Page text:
So I had been wanting to try to make a vegetarian fish for over a decade. I kept procrastinating because of the level of effort and lack of necessary ingredients. This weekend I had neither excuse and embarked upon a fun adventure. We had just visited Chinatown the weekend before and stocked up, and Deniz was willing to help me with the labor. And the results turned out great. Even Deniz said it was worth the effort. The flavors are mild, so we’ll have to keep testing to see if we can bring a more sea flavor, but the look and texture are great. Below is a recipe from Wei-Chuan’s Vegetarian Cooking cookbook that we modified and used:
- 2 fresh or frozen bean curd skins (if frozen, defrost)
- 2 nori sheets
- 6 oz dried bean curd skin, broken into small pieces
- 8 oz can enoki, minced
- 4 oz can water chestnuts, chopped (Optional. This will give the fish a crunch, which will make the texture different from real fish, but nice in a different way)
- 1 block firm tofu, drained, crumbled, and as much water squeezed out of it, as possible
- 1 egg, beaten
- 1 T nori komi (seaweed sesame seed) furikake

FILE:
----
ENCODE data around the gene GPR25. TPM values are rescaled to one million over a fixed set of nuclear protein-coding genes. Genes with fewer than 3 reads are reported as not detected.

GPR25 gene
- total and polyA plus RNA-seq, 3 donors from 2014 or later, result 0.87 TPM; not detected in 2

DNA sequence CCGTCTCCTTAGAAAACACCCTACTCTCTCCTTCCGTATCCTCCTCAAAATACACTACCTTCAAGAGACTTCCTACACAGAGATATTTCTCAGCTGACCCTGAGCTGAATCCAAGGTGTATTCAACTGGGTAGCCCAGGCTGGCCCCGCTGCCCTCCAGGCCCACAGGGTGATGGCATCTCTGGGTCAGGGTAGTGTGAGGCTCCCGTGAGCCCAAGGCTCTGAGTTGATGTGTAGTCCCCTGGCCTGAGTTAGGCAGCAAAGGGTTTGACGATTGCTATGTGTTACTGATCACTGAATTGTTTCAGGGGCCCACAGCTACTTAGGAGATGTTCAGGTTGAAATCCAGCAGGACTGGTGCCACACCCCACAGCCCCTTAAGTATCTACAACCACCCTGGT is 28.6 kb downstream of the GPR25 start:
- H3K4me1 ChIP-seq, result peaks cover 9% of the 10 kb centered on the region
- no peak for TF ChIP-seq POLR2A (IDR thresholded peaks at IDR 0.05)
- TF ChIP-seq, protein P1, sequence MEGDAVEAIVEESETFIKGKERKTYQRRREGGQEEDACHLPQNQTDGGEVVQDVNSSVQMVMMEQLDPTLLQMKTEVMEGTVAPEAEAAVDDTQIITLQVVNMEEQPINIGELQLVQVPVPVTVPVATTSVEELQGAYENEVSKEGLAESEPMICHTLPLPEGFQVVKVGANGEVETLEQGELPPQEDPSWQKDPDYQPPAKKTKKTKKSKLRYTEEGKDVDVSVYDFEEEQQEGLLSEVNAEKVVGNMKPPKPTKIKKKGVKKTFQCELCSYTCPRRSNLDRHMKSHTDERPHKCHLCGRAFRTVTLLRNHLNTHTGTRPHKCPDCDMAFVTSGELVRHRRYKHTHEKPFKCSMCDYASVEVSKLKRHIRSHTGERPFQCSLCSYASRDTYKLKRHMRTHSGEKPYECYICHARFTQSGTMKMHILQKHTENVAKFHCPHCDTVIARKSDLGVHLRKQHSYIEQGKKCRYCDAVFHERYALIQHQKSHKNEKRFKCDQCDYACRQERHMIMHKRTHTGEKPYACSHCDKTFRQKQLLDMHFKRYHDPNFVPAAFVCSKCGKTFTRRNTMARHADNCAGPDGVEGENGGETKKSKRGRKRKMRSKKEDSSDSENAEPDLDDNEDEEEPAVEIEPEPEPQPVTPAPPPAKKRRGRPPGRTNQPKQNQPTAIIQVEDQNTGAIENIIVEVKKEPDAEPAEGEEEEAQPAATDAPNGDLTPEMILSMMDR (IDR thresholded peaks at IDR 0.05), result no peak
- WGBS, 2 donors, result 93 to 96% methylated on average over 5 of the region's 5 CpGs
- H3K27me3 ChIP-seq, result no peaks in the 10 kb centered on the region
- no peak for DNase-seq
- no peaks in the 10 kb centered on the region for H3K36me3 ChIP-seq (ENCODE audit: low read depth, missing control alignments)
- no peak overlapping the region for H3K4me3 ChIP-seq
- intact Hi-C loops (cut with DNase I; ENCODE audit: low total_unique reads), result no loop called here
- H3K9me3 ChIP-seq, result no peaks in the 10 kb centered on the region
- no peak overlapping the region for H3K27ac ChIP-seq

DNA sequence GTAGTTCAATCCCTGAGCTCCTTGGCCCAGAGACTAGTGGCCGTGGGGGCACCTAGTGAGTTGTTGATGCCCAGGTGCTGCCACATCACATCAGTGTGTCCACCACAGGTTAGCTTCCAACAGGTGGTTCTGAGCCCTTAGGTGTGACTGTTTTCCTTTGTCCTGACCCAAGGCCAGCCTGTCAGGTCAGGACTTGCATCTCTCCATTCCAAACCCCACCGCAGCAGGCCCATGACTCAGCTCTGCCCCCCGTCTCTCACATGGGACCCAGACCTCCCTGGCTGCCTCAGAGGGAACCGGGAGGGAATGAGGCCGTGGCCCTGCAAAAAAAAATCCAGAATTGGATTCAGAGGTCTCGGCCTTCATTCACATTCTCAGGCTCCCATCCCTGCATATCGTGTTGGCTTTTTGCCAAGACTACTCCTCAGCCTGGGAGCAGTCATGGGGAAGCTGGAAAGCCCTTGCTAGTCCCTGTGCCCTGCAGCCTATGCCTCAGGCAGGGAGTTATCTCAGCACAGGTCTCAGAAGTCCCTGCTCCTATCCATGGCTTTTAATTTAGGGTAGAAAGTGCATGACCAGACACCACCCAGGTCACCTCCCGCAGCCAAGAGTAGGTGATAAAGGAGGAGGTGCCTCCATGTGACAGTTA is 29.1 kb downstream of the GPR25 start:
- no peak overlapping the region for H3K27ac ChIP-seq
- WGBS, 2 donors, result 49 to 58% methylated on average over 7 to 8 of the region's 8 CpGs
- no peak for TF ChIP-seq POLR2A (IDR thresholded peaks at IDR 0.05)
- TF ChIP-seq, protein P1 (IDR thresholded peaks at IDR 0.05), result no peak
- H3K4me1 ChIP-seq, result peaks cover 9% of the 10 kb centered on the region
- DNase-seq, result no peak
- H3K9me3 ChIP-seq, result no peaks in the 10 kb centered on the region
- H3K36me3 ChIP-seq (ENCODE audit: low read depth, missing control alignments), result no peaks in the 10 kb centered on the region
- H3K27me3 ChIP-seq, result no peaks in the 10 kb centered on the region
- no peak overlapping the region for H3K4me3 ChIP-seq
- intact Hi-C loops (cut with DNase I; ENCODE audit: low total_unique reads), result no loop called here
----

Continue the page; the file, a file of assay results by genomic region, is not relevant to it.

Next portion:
- 1 T sea salt
- 1 t pepper
- 1 T flour
- 1 T water
Prepare the ingredients as described in the Ingredients list above.
Rehydrate the dried bean curd skin by soaking in boiling water for 1 hour. Drain and chop into smaller pieces, approximately 1 square inch in size
Mix the Filling ingredients (including the rehydrated bean curd skin and squeezed tofu) together in a large bowl until well blended. Mix the Paste in a small bowl.
Place the fresh or defrosted bean curd skin on a large cutting board. Place the nori on top of it and cut it into the shape of a fish. Place the mixed Filling on top of the nori. Cut excess bean curd skin away as needed to fold the skin over without having to wrap it around the back. Wrap the remaining bean curd skin around the fish like a Christmas present. Seal tightly with the Paste.
Steam the fish for 30 minutes. Allow to cool. Make diagonal slashes at 1 cm intervals halfway into the fish.
Deep fry the fish until golden brown (pan frying it in a lot of oil and flipping it works too, that’s what we did. just be careful about splattering hot oil).